Catelyn? Catelyn was always ready.

joannalannister:

“Well, it hasn’t come a moment too soon, really. It does help Tywin, because I’ve sorted out who I want to marry who. It’s all about maintaining the status quo really — making sure the Lannisters stay up there. Whether it’s getting help from the Dornish or the Tyrells, the most prominent house in the seven kingdoms is the house of Lannister, so I have to do whatever it takes to make sure that that situation stays. And way over in the east there’s these continuous rumors about this Targaryen girl with her dragons that I’m trying not to think about — let’s cross that bridge when we come to it. But now that we’ve got Joffrey out of the way, the young man that I want to put on the throne I can put on the throne … the death of Joffrey is fortuitous because he was kind of like a little mosquito anyway — annoying, that you’re swatting all the time.”

—Charles Dance on the Purple Wedding (via nabokovsshadows)

"i’m trying not to think about [it] — let’s cross that bridge when we come to it."

Tywin is one of the few characters I think D&D do right:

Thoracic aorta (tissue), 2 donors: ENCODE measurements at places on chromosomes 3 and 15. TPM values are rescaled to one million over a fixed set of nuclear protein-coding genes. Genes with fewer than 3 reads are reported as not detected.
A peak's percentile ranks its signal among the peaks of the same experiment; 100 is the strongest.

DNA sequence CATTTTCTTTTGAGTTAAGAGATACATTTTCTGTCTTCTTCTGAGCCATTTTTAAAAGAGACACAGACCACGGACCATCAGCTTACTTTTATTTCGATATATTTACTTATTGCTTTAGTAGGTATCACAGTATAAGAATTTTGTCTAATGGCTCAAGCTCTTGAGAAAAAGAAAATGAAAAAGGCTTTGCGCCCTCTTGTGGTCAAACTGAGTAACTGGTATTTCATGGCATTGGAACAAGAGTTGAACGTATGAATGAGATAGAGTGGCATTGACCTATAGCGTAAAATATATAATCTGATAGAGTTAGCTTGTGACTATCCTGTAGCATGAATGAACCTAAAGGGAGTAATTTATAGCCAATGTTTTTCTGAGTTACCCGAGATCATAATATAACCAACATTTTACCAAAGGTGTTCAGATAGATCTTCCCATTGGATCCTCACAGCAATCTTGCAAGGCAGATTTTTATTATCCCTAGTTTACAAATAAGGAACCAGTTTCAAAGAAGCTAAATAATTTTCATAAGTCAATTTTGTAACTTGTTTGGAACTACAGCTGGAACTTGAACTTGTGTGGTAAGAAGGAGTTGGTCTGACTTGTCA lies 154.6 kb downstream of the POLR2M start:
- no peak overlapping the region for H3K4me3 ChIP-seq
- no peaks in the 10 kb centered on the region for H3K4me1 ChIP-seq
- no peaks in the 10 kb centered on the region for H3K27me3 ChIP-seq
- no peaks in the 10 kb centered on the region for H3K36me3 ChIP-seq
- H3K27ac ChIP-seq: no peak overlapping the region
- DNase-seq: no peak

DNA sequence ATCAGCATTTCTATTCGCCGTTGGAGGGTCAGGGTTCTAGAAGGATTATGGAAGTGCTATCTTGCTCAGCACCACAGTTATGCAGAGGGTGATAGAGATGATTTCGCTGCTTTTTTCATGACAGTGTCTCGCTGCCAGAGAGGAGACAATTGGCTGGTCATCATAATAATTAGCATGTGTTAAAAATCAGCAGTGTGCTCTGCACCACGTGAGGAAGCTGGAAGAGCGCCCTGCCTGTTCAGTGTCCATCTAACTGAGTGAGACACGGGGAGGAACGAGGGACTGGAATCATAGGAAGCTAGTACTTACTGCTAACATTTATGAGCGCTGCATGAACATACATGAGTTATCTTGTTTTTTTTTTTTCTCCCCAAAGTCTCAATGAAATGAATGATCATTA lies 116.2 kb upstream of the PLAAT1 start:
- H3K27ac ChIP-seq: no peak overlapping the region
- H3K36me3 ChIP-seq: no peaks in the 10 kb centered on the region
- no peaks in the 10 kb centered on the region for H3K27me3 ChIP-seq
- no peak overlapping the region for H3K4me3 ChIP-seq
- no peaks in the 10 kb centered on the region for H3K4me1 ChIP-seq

The eunuch drew a parchment from his sleeve. “A kraken has been seen off the Fingers.” He giggled. “Not a Greyjoy, mind you, a true kraken. It attacked an Ibbenese whaler and pulled it under. There is fighting on the Stepstones, and a new war between Tyrosh and Lys seems likely. Both hope to win Myr as ally. Sailors back from the Jade Sea report that a three-headed dragon has hatched in Qarth, and is the wonder of that city—”

“Dragons and krakens do not interest me, regardless of the number of their heads,” said Lord Tywin. “Have your whisperers perchance found some trace of my brother’s son?”

Tywin is an ESTJ, he’s very concrete, he’s very focused on the task in front of him, and there are so many things he’s just trying not to think about (*cough*jaime/cersei*cough*). The things down the road will just sort themselves out: